Blue Star Recyclers puts disabled to work

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Andy O’Reilly, who has muscular dystrophy, is Blue Star’s director of material processing.

Andy O’Reilly, who has muscular dystrophy, is Blue Star’s director of material processing.

By Dennis Huspeni

To anyone else, the huge pile of old computers stacked at Blue Star Recyclers looks like trash.

But Bill Morris sees something else in that jumbled pile — jobs.

And the bigger Morris can make that pile, the more jobs Blue Star can create.

“That’s our mission statement,” said Morris, Blue Star’s president. “Create jobs by recycling.”

The electronics recycling company rose out of the ashes of another electronics recycling company that folded last year. It’s located at 690 Elkton Drive, just north of Garden of the Gods Road. When the previous business owner faltered, the business’ assets were surrendered to building owners Tony and Mary Fagnant. Last September, they hired Morris, who used to work for a large electronics recycling company.

To set themselves apart from competitors, Blue Star picks up the smallest amount of “e-waste” — even one computer. Larger recyclers, Morris said, often will not dispatch a truck unless they can pick up a full load.

“We’re trying to make it so easy to recycle, so that the average business says, ‘What the heck’ and goes with us,” he said.

Colorado law requires businesses and institutions to recycle electronic equipment.

While no such law applies to individuals, Blue Star has established drop-off centers for household users. For a small fee, the company accepts almost anything that plugs in or uses batteries, with the exception of large appliances.

But the most unique aspect of Blue Star is its relationship with Community Intersections, a non-profit group that offers services to adults with developmental disabilities.

In addition to five permanent Blue Star staff members, eight Community Intersections participants work at the plant disassembling electronics.

The electronics must be taken apart so all the components — which could be made of plastic, metal or glass — can be recycled properly. The more valuable materials from computers include the high-grade boards and processors. Precious metals like gold, silver or copper also can be found in many electronics, Morris said.

“Some 95 to 98 percent of everything that goes into all electronics can be recycled,” Morris said.

The workers are paid 10 cents per pound, in addition to getting pay from Community Intersections.

“Eighty-eight percent of people with developmental disabilities are unemployed,” said Andy O’Riley, director of material processing. “Any type of work they can get is a huge win.”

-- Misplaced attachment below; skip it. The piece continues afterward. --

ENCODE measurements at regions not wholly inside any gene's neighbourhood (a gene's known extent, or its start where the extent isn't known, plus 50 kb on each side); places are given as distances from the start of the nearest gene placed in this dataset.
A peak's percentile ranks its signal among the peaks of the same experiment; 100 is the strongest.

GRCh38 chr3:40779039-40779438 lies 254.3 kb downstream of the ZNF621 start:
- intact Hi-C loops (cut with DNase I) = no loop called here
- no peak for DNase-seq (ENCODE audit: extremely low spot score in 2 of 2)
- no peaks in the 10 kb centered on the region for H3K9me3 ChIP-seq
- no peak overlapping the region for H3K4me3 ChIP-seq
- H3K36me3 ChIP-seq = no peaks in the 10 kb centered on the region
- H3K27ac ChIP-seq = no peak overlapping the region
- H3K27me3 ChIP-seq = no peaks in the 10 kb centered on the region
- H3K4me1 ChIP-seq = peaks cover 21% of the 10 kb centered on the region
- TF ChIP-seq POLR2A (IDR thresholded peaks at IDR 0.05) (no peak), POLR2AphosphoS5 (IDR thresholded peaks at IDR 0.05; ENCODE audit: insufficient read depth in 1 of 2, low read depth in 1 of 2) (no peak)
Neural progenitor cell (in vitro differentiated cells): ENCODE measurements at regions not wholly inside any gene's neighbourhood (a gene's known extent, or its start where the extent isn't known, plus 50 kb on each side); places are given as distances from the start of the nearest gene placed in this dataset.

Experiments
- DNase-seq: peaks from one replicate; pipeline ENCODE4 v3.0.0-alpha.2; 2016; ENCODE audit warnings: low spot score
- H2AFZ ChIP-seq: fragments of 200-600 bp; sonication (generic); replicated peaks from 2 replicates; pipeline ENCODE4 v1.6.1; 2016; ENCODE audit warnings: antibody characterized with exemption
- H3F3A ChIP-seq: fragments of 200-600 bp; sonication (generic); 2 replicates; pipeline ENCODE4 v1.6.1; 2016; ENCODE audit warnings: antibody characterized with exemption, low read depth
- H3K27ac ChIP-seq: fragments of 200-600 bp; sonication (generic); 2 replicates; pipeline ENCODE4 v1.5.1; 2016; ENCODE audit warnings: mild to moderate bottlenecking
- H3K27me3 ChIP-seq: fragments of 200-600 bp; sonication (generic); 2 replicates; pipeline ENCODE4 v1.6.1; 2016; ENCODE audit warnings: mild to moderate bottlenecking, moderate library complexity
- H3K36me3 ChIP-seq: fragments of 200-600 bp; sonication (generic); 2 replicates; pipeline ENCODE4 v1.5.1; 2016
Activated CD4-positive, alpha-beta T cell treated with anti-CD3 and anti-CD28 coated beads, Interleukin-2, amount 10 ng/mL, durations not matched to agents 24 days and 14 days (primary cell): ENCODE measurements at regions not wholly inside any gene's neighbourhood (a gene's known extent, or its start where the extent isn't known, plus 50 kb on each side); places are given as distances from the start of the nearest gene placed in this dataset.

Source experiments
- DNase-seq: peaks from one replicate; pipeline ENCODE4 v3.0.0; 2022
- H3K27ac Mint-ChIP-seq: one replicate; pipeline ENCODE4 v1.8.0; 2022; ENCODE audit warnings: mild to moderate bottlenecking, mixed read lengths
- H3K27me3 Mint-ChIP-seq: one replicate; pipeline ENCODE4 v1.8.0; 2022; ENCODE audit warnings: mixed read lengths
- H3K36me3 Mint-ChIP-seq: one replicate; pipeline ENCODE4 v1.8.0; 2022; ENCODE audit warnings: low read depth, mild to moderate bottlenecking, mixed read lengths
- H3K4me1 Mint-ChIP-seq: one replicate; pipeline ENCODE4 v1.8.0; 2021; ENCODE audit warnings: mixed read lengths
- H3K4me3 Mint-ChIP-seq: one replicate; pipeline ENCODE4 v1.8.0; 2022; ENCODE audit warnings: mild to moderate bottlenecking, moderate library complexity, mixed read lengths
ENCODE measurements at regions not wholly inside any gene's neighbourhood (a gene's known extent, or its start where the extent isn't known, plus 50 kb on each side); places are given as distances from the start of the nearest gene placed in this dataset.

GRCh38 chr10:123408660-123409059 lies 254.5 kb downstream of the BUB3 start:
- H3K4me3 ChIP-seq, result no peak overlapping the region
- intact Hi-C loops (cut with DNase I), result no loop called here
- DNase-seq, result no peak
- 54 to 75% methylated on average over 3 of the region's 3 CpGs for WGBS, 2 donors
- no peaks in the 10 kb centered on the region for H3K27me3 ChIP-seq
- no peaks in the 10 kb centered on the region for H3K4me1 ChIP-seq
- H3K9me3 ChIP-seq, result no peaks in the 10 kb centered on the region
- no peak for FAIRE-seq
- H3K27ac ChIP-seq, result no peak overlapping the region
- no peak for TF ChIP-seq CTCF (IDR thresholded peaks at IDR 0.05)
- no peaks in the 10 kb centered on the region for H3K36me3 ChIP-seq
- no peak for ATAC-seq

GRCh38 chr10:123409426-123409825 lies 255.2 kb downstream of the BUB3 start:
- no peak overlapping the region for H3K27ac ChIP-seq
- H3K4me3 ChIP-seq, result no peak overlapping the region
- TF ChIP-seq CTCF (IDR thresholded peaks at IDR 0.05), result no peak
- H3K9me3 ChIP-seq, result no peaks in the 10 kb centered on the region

Chris Garcia, 23, works about 25 hours a week.

“I like to tear apart electronics,” Garcia said. “It’s something I’ve been doing for a long time, but I wasn’t getting paid for it. This is the first paying job I’ve ever had.”

Garcia’s supervisor, Anthony Trujillo, said the repetitive nature of the work is perfect for those with developmental disabilities.

“They get a sense of belonging to the community,” Trujillo said. “They feel like they’re making a difference — which they are.”

The difference is this: less electronic waste is heading to area landfills and the demand for raw materials — especially mined metals — to make new electronics drops if more recycled material is used.

Though there’s a minimal cost to recycle electronics, Morris said people are willing to pay it after they learn about facts like monitors and television have lead in them, which can leech into the ground once broken.

“Once they’re educated, it’s almost impossible for them not to do the right thing,” Morris said.

Almost 75 percent of Blue Star’s recycled electronics come from business, institutions and school districts, he said. The rest comes from residential sources.

Harrison School District 2, for example, has recycled some 30,000 pounds of electronic waste this year after upgrading its computers.

Harrison’s purchasing agent, Perry Broxton, said it had previously done business with other electronics recyclers in Colorado Springs. They went with Blue Star because the price was competitive.

“Blue Star was also able to come out to individual schools, which was extremely helpful to us,” Broxton said.

The company works with non-profit groups to organize collection events, allowing the group to take any profits earned on the event, Morris said. For example, more than 6,000 pounds of electronics waste was collected at a July event for the Lewis-Palmer High School boys’ basketball team.

Morris thinks the Blue Star business model can be replicated in smaller communities that may be far from electronics recyclers.

But for now, Blue Star employees are just trying to grow that pile so they can create more taxpayers.

“There’s just a purity to this,” said O’Riley, who himself suffers from muscular dystrophy. “I’ve never experienced anything like it.”